Engineered Nanoparticles and the Immune System: Interaction and Consequences

  • Paola Italiani
  • Diana Boraschi


During the last two decades, engineered nanomaterial/nanoparticles have emerged in different fields of our daily life. In fact they are used for a variety of applications, such as colour pigments, solar cells, and waste water treatment. Furthermore, nanoparticles are found in consumer products that may be in contact with the human organism, e.g., food packaging, shampoos, sunscreens, toothpastes, and cigarettes. Thus, it is of great importance to evaluate how nanoparticles interact both with human beings and with the environment, considering that nanoparticles are assimilated as waste in the environment and introduced in the food chain.

In assessing nanoparticle safety, their possible effects on immune responses are a major issue, since the immune system is deputed to defending and maintaining the integrity of the body, and its failure is the cause of damage and disease.

This brief review will focus on the effects of nanoparticles on immunity, with a special focus on human health, but also include immunity of environmental species (such as marine and earth invertebrates) as a key tool in predicting environmental nanosafety.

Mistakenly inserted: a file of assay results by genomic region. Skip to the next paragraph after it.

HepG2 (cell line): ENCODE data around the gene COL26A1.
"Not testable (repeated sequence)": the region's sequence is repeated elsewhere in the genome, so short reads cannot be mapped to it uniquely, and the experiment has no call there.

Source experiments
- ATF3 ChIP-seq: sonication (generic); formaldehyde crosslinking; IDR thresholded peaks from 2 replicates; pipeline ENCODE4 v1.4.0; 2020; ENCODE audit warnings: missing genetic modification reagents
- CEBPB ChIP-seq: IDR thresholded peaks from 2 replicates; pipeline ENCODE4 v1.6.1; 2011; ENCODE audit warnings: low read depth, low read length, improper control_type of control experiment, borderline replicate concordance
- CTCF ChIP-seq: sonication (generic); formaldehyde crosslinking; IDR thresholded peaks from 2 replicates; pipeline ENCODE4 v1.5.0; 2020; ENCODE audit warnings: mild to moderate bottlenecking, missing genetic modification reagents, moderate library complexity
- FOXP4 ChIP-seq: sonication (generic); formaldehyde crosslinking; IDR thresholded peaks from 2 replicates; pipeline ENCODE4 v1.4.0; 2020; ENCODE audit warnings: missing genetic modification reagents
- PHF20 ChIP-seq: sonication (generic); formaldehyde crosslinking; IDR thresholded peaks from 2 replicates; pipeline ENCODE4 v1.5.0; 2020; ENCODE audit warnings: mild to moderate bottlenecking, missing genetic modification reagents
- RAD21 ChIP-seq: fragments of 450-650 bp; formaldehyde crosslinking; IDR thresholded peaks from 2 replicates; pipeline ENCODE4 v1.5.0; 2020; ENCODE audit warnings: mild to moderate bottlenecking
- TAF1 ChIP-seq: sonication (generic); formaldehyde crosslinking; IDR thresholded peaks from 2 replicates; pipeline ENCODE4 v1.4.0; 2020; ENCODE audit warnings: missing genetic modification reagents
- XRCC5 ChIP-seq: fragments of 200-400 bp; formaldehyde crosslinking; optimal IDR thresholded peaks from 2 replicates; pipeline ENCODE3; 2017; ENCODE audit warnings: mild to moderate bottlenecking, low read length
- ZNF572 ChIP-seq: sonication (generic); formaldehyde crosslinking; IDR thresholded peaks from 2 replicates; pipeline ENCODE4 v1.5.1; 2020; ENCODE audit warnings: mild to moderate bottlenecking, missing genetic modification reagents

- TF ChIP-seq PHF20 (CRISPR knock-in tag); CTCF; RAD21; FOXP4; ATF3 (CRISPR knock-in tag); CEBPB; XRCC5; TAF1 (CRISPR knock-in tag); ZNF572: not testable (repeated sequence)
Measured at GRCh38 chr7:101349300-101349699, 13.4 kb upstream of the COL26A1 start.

Innate Immune System NLRP3 Inflammasome Foreign Agent Mononuclear Phagocyte System NLRP3 Inflammasome Activation 
These keywords were added by machine and not by the authors. This process is experimental and the keywords may be updated as the learning algorithm improves.



This work was supported by the EU FP7 grant HUMUNITY (PITN-GA-2012-316383) and by the grant 2011–2114 of Fondazione Cariplo, Milano, Italy.


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© Springer-Verlag Wien 2016

Authors and Affiliations

  1. 1.Institute of Biomedical TechnologiesNational Research Council (CNR)SegrateItaly
  2. 2.Institute of Protein BiochemistryNational Research Council (CNR)NaplesItaly

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